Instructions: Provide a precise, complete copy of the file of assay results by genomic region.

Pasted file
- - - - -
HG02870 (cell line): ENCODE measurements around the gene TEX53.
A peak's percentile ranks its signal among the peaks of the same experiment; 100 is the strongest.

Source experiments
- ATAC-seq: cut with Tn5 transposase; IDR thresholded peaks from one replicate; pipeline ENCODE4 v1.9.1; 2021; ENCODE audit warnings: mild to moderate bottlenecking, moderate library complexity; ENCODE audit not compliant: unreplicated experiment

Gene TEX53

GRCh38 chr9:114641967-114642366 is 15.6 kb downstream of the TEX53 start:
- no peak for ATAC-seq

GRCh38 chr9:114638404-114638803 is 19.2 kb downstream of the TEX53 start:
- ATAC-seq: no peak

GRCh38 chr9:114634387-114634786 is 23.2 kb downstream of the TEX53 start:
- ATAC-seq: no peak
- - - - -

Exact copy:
HG02870 (cell line): ENCODE measurements around the gene TEX53.
A peak's percentile ranks its signal among the peaks of the same experiment; 100 is the strongest.

Source experiments
- ATAC-seq: cut with Tn5 transposase; IDR thresholded peaks from one replicate; pipeline ENCODE4 v1.9.1; 2021; ENCODE audit warnings: mild to moderate bottlenecking, moderate library complexity; ENCODE audit not compliant: unreplicated experiment

Gene TEX53

GRCh38 chr9:114641967-114642366 is 15.6 kb downstream of the TEX53 start:
- no peak for ATAC-seq

GRCh38 chr9:114638404-114638803 is 19.2 kb downstream of the TEX53 start:
- ATAC-seq: no peak

GRCh38 chr9:114634387-114634786 is 23.2 kb downstream of the TEX53 start:
- ATAC-seq: no peak